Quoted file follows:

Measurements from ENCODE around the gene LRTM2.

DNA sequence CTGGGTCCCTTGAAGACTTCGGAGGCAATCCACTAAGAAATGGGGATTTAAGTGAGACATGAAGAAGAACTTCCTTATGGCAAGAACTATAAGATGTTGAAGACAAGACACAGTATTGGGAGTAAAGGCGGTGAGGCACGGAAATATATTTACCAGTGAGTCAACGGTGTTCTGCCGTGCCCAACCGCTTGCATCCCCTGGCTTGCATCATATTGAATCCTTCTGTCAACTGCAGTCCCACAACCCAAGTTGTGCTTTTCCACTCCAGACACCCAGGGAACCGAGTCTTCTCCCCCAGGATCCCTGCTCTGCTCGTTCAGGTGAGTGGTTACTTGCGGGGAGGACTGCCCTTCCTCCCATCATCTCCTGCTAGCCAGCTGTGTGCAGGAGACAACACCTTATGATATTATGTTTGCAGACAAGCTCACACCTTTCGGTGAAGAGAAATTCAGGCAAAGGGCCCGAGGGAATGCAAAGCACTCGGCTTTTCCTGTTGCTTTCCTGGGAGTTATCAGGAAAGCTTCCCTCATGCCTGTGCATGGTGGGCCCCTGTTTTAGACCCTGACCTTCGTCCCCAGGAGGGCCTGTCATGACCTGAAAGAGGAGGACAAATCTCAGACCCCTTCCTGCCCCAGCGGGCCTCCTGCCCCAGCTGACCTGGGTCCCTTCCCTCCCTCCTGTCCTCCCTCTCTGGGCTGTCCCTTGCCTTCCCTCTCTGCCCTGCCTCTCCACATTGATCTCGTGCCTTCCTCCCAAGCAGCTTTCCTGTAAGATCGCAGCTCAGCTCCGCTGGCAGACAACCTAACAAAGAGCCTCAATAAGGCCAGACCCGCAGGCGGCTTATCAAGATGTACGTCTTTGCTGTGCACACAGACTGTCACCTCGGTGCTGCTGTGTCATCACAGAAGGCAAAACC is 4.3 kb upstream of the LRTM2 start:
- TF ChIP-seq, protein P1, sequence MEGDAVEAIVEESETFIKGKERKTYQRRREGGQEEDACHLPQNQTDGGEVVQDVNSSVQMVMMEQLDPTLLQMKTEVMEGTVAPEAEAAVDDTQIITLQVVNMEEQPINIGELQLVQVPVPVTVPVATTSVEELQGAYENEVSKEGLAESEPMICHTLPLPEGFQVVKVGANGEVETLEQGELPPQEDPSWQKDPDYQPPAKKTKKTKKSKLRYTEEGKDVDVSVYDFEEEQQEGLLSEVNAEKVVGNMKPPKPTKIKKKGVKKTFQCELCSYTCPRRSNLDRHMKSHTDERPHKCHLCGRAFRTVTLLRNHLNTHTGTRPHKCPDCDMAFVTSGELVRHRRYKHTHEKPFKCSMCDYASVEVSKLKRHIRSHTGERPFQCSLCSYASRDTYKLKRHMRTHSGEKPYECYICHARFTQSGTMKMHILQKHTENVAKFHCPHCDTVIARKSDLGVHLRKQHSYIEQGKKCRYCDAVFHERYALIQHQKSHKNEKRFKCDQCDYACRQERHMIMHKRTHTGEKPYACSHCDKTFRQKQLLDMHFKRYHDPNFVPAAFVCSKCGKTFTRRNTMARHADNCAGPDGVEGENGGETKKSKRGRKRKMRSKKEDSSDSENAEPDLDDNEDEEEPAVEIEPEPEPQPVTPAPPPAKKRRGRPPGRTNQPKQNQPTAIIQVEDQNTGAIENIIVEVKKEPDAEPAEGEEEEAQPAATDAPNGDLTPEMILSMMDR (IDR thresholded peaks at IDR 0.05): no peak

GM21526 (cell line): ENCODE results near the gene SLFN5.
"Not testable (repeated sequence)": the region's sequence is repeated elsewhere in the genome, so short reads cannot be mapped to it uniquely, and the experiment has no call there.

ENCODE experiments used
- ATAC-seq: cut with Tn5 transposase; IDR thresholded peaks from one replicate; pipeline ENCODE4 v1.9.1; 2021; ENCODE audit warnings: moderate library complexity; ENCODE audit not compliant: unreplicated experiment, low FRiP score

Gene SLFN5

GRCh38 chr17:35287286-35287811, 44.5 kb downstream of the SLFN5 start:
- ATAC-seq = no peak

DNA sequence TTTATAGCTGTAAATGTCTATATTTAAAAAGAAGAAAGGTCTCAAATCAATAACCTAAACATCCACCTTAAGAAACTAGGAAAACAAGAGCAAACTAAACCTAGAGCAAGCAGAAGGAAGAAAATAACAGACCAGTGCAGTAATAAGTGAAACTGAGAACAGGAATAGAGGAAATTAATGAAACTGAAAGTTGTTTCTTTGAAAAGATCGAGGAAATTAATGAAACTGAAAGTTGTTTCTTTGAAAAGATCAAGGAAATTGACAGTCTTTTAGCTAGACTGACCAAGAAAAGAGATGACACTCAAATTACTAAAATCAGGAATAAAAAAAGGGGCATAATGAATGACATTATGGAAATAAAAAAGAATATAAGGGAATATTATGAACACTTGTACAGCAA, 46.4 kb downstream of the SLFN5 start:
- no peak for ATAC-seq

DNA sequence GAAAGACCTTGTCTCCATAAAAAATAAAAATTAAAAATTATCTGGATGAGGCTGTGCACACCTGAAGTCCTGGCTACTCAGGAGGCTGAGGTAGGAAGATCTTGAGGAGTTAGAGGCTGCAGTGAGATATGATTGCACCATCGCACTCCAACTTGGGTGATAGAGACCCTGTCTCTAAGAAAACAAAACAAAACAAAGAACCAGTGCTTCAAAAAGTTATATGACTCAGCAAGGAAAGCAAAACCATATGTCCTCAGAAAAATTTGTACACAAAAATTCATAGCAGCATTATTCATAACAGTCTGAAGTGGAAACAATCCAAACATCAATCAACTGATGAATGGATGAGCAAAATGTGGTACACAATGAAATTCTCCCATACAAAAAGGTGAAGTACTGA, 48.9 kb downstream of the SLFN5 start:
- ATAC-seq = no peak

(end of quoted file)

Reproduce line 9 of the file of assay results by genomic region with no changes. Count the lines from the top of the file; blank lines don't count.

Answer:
GRCh38 chr17:35287286-35287811, 44.5 kb downstream of the SLFN5 start: